Have you ever tried to test if one set in Python was less than another set?

```
A = {1,2}
B = {1,3}
C = {1,2,3}
print(A < B) #output: False
print(A < C) #output: True
print(B < C) #output: True
```

But what does that even mean? And in what world is "5 < 3 = True"? Well, let's start at the beginning!

## Sets and Classes and Baking

A set is an unordered list of elements, in both Python and Mathematics. In Python, a class is a way to define a general object that allows you to create specific instances of that object. We must start every class by initiating its attributes, and we can also define functions (methods) that work within the class, or methods that work on the class itself, and many other fun things.

Let's say we enjoy baking and want to bake a cake. Let's define the Cake class and define a few initial variables like a list of ingredients, a list of portion sizes for each ingredient, and a bake time.

```
class Cake():
def __init__(self, ingredients, portions, bake_time):
self.ingredients = ingredients
self.portions = portions
self.bake_time = bake_time
```

The function "__init__(...)" runs as soon as we define an instance of our class and "self" means the function is running on that instance in particular, and not the whole class (although the variable "self" itself could be anything but we choose this for convention and clarity). So we could define two different cake recipes as we try to learn to bake a cake.

```
Cake1 = Cake(['egg','flour'],[1,2],10)
Cake2 = Cake(['egg','flour','butter'],[2,2,1/2],15)
```

And we can access those attributes we defined explicitly, because the "__init__(...)" function created those variables as soon as we defined the two cakes.

And altering the attributes of one class object doesn't change others of the same class. For example, increasing bake time or adding ingredients for Cake1 doesn't change Cake2.

```
print(Cake1.ingredients) #output: ['egg','flour']
print(Cake2.ingredients) #output: ['egg','flour','butter']
Cake1.ingredients.append('vanilla')
print(Cake1.ingredients) #output: ['egg','flour','vanilla']
print(Cake2.ingredients) #output: ['egg','flour','butter']
```

In addition to attributes, classes have functions that can be called for each instance of the object. So let's say we want to be able to bake our cakes. At the moment, let's just make the output depend on whether the "bake_time" is long enough.

```
class Cake():
def __init__(self, ingredients, portions, bake_time):
self.ingredients = ingredients
self.portions = portions
self.bake_time = bake_time
def bake(self):
if self.bake_time < 20:
print('Cake is gooey.')
elif self.bake_time < 30:
print('Cake is perfect!')
else:
print('Cake is overcooked.')
```

Now if we just call "bake()", we get "NameError: name 'bake' is not defined". And that's because we have to call bake() for a specific instance of the class.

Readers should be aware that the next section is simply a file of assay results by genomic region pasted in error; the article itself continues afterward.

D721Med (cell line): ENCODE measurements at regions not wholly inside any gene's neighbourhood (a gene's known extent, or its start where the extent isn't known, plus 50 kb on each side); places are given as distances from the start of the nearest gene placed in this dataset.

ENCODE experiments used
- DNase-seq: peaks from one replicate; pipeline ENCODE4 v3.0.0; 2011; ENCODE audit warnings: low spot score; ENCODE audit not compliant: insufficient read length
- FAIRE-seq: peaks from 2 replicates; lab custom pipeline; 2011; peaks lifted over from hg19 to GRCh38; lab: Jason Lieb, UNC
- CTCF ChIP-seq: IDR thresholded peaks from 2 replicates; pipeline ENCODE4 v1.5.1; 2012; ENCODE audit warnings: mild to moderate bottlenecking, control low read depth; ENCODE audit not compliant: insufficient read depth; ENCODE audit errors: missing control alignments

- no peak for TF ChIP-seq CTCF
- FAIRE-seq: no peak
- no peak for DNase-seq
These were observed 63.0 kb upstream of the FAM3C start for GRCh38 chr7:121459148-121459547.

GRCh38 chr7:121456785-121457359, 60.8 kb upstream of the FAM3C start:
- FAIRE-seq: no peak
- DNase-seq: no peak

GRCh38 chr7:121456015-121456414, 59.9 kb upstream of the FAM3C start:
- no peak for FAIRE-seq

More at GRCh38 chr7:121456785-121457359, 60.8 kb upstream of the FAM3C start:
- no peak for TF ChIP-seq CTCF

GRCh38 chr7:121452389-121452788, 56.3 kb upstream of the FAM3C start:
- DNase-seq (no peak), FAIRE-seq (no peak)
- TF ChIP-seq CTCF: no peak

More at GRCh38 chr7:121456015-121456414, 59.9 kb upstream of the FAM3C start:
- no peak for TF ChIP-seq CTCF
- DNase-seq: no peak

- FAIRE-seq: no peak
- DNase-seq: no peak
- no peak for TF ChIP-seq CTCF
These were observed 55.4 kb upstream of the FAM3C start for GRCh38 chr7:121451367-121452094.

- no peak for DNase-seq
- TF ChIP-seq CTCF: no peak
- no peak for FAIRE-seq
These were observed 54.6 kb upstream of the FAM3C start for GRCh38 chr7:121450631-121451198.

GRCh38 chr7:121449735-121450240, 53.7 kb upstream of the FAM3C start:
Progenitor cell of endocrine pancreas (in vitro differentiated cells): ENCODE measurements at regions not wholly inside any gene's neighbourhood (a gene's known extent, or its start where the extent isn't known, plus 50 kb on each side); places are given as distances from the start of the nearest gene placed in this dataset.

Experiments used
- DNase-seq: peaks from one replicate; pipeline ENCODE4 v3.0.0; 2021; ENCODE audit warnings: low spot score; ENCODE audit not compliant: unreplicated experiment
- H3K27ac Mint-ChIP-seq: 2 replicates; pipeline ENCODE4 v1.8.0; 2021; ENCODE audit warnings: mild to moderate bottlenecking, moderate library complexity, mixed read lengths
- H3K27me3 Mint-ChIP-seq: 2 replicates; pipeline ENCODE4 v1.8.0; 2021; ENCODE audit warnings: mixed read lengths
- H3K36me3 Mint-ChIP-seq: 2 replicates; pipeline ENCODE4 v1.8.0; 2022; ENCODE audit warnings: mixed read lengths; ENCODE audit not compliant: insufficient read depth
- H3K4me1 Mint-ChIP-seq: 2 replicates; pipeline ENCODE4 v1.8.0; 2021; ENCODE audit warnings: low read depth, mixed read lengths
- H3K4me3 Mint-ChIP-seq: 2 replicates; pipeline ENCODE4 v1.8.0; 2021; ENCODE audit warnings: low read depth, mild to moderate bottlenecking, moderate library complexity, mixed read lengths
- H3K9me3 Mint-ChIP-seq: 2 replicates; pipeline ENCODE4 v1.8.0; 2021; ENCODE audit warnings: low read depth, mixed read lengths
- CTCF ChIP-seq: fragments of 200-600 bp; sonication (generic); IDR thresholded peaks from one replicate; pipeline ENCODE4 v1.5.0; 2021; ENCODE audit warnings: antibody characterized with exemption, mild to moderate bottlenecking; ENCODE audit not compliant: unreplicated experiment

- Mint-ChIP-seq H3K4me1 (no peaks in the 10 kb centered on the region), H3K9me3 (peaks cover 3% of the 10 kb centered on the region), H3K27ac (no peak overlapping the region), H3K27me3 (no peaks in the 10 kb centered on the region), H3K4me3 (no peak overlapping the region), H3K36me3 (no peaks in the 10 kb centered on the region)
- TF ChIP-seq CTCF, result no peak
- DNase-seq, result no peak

Since we set "Cake.bake_time = 20" and "Cake2.bake_time = 15", we see the outputs are correct.

But notice the difference between the "bake()" and "__init__(...)" functions. Both are methods inside the class but the "__init__(...)" function gets automatically called, while we have to explicitly call "bake()". That's because "__init__(...)" is an example of a dunder method or magic method. The "Dunder" comes from "Double Underscore". And "__init__(...)" isn't the only dunder method! Which leads us back to our sets.

## Understanding Less Than in Python Classes

When we write something like "A = {1,2}", Python actually calls the set class and tells it to construct the set with elements 1 and 2. This class has its own attributes and methods. To see these for a particular class, we write "dir(class)", for directory. For set, we get

`['__and__', '__class__', '__class_getitem__', '__contains__', '__delattr__', '__dir__', '__doc__', '__eq__', '__format__', '__ge__', '__getattribute__', '__gt__', '__hash__', '__iand__', '__init__', '__init_subclass__', '__ior__', '__isub__', '__iter__', '__ixor__', '__le__', '__len__', '__lt__', '__ne__', '__new__', '__or__', '__rand__', '__reduce__', '__reduce_ex__', '__repr__', '__ror__', '__rsub__', '__rxor__', '__setattr__', '__sizeof__', '__str__', '__sub__', '__subclasshook__', '__xor__', 'add', 'clear', 'copy', 'difference', 'difference_update', 'discard', 'intersection', 'intersection_update', 'isdisjoint', 'issubset', 'issuperset', 'pop', 'remove', 'symmetric_difference', 'symmetric_difference_update', 'union', 'update']`

This by itself gives a quick and clear idea of things we can do with sets: check equality or containment, take differences, symmetric differences, unions, intersections, and much more. But within the dunder methods, we see "__gt__, __ge__, __lt__, __le__", which stands for "greater than", "greater than or equal to", "less than", "less than or equal to". These functions are the ones that are actually being called when we write something like "{1,2} < {1,3}" or "{1,2,3} â‰¥ {1,3}".

And this is another benefit of dunder methods: they translate simple written instructions to hidden python functions so you don't have to deal explicitly with the methods inside that class.

In fact, if you look at the Cake class we defined, then "dir(Cake)" shows

`['__class__', '__delattr__', '__dict__', '__dir__', '__doc__', '__eq__', '__format__', '__ge__', '__getattribute__', '__gt__', '__hash__', '__init__', '__init_subclass__', '__le__', '__lt__', '__module__', '__ne__', '__new__', '__reduce__', '__reduce_ex__', '__repr__', '__setattr__', '__sizeof__', '__str__', '__subclasshook__', '__weakref__', 'bake']`